By all appearances, the most widely participated-in event at Best in the West this year was the Olympic Triathlon, which drew 225 participants, followed by the Sprint Triathlon at 190. The Half Iron Triathlon drew 40 participants.

But the organizers created additional events that are intended to put the “fun” into “run.” Children are encouraged to participate in a short swim course (ages 3-8) or long swim course (ages 9-15) in the Splash and Dash event, or take it up a notch in the Super Sprint Triathlon. And the festival hosts a Beer Mile Relay, providing something of an athlete bonding opportunity.

“This is so much more than a triathlon,” Staci said. “Best in the West Tri Fest is a family friendly, inclusive, endurance sport festival with something for everyone. The Splash and Dash kids event is a way for the younger ones to literally dip a toe into racing. We opt for smiles and accomplishment over finish times and placing (the Splash and Dash is not timed).”

The Bronsons said they give cheers, smiles and high fives to encourage kids to simply do their best based on how they feel that day. They also celebrate anything from completing laps to just walking the beach with their feet in the water.

“It’s all about building each other up and supporting one another,” she said. “It’s one of my favorite parts of the weekend.”

The swimming events took place at Lewis Creek Park, followed by cycling legs that ran west across the north side of Foster Lake through North River Road, Pleasant Valley Road, McDowell Creek Drive and Berlin Road. Runners ran the length of Foster Lake on North River Road, or along Quartzville Road for the shorter event.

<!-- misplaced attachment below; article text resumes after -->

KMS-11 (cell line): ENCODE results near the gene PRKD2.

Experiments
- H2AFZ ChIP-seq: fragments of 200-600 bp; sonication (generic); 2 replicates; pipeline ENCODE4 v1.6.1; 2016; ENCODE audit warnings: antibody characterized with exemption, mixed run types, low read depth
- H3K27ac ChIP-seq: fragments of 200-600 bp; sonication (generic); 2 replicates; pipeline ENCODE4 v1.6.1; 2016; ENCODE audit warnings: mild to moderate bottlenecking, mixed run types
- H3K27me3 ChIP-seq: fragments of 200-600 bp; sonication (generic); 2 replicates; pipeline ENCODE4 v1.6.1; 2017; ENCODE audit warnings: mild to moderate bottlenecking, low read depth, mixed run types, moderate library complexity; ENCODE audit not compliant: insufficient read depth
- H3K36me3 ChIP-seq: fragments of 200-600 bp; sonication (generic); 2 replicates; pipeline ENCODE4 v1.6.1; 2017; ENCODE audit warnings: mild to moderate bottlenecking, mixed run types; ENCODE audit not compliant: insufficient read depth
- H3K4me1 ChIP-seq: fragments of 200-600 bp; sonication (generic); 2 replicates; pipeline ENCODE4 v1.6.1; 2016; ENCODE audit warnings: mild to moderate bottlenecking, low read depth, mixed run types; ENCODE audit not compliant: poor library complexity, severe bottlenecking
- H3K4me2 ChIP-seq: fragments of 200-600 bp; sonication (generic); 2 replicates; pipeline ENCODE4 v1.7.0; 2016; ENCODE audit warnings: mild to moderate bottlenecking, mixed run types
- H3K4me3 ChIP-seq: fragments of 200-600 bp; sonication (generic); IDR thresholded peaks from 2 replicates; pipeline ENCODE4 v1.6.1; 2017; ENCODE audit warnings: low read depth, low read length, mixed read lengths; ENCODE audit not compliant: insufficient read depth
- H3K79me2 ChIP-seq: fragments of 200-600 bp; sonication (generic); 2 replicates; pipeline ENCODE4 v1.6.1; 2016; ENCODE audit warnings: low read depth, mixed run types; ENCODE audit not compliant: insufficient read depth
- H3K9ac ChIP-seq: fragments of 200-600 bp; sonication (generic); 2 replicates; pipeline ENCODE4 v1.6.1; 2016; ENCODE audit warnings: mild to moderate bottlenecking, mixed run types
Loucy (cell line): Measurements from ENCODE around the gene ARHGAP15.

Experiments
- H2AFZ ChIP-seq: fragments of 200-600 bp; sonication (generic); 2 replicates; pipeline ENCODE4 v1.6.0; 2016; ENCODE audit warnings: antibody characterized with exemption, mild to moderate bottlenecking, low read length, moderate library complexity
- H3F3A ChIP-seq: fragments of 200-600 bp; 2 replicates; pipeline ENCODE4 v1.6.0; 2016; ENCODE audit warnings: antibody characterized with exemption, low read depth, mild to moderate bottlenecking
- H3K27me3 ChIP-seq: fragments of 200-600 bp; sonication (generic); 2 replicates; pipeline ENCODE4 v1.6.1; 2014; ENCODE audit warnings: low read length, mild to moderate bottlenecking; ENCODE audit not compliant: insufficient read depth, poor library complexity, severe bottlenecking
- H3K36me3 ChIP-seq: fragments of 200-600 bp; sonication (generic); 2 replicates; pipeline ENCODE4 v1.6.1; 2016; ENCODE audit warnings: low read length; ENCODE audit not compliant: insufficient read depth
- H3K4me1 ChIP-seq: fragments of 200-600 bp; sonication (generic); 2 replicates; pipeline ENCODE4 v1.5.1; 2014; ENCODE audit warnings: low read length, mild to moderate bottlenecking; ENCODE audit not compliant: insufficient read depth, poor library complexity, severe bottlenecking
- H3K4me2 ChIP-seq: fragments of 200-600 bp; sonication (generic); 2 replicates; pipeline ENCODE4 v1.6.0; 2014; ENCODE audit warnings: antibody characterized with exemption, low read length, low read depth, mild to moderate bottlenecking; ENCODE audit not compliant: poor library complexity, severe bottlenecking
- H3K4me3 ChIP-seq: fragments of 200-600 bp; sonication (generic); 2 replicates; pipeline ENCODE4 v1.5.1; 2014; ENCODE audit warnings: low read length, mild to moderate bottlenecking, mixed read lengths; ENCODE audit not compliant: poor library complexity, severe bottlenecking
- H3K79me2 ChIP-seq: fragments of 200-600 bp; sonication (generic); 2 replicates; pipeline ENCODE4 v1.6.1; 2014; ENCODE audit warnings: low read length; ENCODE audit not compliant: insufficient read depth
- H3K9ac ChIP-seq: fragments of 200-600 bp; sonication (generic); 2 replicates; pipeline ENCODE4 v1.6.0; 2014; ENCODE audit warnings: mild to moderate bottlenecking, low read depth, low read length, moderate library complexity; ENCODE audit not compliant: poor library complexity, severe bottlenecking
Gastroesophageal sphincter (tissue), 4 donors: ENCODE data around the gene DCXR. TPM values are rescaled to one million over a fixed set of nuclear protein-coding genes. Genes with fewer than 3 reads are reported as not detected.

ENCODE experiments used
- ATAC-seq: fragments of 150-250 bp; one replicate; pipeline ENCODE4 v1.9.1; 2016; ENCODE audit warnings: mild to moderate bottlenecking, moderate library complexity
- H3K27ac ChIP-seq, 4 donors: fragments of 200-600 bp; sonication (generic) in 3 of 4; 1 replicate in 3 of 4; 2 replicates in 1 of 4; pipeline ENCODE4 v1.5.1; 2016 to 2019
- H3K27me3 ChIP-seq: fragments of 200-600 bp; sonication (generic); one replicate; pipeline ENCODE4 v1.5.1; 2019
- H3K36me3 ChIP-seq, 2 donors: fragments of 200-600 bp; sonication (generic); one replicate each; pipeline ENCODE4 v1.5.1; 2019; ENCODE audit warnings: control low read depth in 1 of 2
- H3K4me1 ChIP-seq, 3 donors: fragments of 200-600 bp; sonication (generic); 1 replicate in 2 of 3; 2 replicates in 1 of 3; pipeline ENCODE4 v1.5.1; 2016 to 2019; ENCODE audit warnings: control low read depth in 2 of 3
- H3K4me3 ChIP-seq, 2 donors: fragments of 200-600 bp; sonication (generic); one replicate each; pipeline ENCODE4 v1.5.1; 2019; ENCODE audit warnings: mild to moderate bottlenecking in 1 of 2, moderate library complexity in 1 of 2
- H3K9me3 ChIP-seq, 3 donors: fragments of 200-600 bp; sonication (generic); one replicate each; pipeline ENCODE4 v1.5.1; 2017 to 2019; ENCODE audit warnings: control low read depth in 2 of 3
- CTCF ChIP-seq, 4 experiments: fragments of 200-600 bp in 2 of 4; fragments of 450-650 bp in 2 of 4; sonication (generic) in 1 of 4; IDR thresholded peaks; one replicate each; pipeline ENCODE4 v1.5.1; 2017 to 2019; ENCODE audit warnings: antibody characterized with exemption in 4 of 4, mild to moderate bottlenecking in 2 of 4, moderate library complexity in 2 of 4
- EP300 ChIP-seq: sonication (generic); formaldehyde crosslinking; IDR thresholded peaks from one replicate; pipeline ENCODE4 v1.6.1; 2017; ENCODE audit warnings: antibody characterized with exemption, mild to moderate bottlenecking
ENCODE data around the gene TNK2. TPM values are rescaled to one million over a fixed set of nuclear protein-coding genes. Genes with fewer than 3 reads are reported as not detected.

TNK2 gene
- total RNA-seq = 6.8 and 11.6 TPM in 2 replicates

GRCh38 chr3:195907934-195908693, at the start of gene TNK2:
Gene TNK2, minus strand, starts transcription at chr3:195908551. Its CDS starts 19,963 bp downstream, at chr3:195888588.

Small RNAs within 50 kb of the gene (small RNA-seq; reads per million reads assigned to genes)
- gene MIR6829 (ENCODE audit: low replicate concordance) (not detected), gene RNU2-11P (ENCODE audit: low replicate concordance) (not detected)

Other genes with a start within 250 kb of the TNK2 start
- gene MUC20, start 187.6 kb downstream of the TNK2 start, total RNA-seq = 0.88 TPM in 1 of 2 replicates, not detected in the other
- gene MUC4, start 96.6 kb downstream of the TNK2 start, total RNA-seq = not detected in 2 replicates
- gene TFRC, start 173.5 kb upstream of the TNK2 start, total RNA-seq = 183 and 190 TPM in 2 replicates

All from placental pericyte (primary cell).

To accommodate the influx of participants as well as locals who simply wanted to enjoy their area parks, parking was made available at Sunnyside Park with shuttle service available to and from Lewis Creek Park.

Shuttle driver Roger Fullman, who’s been a driver for the event for several years, noted how better managed the roads were this year. One lane along North River Drive is reserved for triathlon participants while the other lane is reserved for vehicular traffic.

Fullman said the traffic lane used to have cars going in both directions, which posed problems at times, but this year it was set so that the shuttle driver acted as an escort for the cars that needed to pass one way or the other along the road.

Staci said they work hard to facilitate roadway access for those who live off North River Road. Since this is the 14th year for the triathlon, most area residents are accustomed to the changes on the route once a year, the Bronsons noted.

“We want to make it easy for them to come and go, and we’ve been working really hard to help them get through,” Staci said.

Blair added that they realize the event has an impact on the community and it requires a big traffic control plan to manage, but the festival has little to no complaints lodged regarding any inconveniences.

“We want to try and minimize the impact as much as possible for delaying schedules and things like that, and have it be just a positive event in the area that’s bringing a lot of fun recreation and positive attitudes out.”

Looking back on how the festival went for its first time in June, Staci said it was a “huge” success.